This has led to the mistaken assumption that they were defeated into extinction. Contrary to the popular belief, ancient Assyrians survived their 612 BC defeat, and their descendants continued into the Christian era. As Assyrialogist H.W.F. Saggs puts it: "The destruction of the Assyrian empire did not wipe out its population. They were predominantly peasant farmers, and since Assyria contains some of the best wheat land in the Near East, descendants of the Assyrian peasants would, as opportunity permitted, build new villages over the old cities and carry on with agricultural life, remembering traditions of the former cities. After seven or eight centuries and various vicissitudes, these people became Christians."

Other Assyrialogists such as Simo Parpola, Robert D. Diggs, Giorgi Tsereteli, and Iranologists like Richard Nelson Frye have come to the same conclusion. Assyrians Beyond the Fall of Nineveh presents historical and archaeological evidences to document these facts. It provides information about the survival of the ancient Assyrians after their fall, in the cities of Ashur, Hatra, Nineveh, Harran, and other places. Evidences suggest that some aspects of the ancient Assyrians religion and culture survived into the Christian era among their descendants. The 2nd part of the book deals with the history of the Christians of Iraq, who consider themselves descendants of the ancient Assyrians, but since the 2003 invasion of that country by the United States, they have been subjected to various forms of persecutions, by the Islamists. Assyrians Beyond the Fall of Nineveh describes their extreme suffering, heroism, and achievements.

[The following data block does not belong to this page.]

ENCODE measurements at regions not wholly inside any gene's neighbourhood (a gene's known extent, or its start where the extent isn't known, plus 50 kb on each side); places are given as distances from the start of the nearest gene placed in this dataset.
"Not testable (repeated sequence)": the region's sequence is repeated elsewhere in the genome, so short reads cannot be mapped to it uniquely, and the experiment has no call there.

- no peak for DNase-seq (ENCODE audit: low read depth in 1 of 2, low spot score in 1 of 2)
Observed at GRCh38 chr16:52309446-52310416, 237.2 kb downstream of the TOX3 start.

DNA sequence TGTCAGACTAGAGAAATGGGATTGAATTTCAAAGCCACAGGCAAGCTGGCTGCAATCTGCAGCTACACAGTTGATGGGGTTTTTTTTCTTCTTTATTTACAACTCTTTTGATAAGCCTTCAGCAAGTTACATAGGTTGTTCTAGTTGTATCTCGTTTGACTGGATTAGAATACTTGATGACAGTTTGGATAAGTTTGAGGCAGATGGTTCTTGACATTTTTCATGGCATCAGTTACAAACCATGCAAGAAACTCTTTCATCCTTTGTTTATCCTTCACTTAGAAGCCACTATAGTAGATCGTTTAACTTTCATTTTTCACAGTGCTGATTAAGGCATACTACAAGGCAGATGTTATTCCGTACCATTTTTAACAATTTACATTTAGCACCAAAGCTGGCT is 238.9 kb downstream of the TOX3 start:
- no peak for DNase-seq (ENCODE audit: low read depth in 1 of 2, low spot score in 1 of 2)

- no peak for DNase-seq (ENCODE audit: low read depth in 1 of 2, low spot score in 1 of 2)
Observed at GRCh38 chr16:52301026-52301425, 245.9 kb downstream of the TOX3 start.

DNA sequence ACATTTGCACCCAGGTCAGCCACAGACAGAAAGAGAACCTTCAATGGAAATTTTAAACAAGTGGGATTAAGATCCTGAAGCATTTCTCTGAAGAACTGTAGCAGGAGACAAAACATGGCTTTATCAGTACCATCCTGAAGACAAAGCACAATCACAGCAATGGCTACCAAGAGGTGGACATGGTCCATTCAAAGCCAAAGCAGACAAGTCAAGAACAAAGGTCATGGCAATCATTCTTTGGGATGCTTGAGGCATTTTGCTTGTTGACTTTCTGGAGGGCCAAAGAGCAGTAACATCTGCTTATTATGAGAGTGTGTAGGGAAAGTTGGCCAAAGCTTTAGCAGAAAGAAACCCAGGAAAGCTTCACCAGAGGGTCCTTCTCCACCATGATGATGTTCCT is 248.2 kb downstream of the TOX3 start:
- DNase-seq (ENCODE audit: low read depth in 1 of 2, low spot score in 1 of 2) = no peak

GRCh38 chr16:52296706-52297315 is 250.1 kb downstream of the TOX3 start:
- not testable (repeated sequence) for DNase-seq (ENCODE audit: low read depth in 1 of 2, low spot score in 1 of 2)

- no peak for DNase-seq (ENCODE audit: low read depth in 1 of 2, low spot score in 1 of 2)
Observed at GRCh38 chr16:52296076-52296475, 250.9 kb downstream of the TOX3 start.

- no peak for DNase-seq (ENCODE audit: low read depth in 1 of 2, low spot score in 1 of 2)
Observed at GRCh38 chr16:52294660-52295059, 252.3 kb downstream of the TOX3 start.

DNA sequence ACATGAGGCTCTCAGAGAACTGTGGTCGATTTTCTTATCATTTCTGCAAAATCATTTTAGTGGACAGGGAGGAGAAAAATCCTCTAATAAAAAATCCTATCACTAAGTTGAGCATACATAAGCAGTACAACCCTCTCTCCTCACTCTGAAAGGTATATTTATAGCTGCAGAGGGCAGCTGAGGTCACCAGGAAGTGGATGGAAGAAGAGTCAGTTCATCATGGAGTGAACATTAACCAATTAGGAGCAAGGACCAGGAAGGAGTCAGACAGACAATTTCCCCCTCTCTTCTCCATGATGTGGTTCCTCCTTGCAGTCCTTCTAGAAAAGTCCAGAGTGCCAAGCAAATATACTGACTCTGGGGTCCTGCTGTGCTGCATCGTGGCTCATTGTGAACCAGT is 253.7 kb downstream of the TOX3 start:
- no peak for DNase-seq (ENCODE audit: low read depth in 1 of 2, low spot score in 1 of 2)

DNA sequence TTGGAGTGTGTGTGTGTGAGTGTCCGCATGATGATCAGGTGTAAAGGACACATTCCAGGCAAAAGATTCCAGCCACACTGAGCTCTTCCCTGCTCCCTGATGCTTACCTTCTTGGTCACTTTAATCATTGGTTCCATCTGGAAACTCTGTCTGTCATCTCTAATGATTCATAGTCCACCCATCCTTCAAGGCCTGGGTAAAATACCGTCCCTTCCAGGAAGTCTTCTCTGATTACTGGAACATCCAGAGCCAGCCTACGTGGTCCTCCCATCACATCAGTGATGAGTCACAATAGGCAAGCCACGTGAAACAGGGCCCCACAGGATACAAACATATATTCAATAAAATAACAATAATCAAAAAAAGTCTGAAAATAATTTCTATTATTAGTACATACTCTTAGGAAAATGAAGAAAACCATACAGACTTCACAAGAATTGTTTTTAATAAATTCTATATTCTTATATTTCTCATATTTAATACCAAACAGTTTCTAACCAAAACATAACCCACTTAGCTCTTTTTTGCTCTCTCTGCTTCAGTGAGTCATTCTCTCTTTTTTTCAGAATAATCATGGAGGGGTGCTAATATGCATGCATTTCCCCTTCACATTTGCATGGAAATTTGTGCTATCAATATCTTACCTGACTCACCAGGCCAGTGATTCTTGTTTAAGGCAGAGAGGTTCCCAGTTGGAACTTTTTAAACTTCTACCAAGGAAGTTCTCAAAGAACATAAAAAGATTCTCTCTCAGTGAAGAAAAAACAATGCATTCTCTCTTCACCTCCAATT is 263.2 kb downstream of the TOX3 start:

About the author

William M. Warda was born in Iran; he arrived in the United States to further his education and has lived there since. He has done extensive Research about the history of the ancient Assyrians after the fall of Nineveh, and about the history of the Christian Assyrians. He has written dozens of articles about these two subjects that have been published in the Assyrian publications, and on the Internet. In 2003 he established the website, to bring to the attention of the world, the persecution of the Christians of Iraq by the Islamist. Warda has served as the president and member of the board of directors of the Assyrian American Association of Southern California.

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1. Added to the Assyrian Library section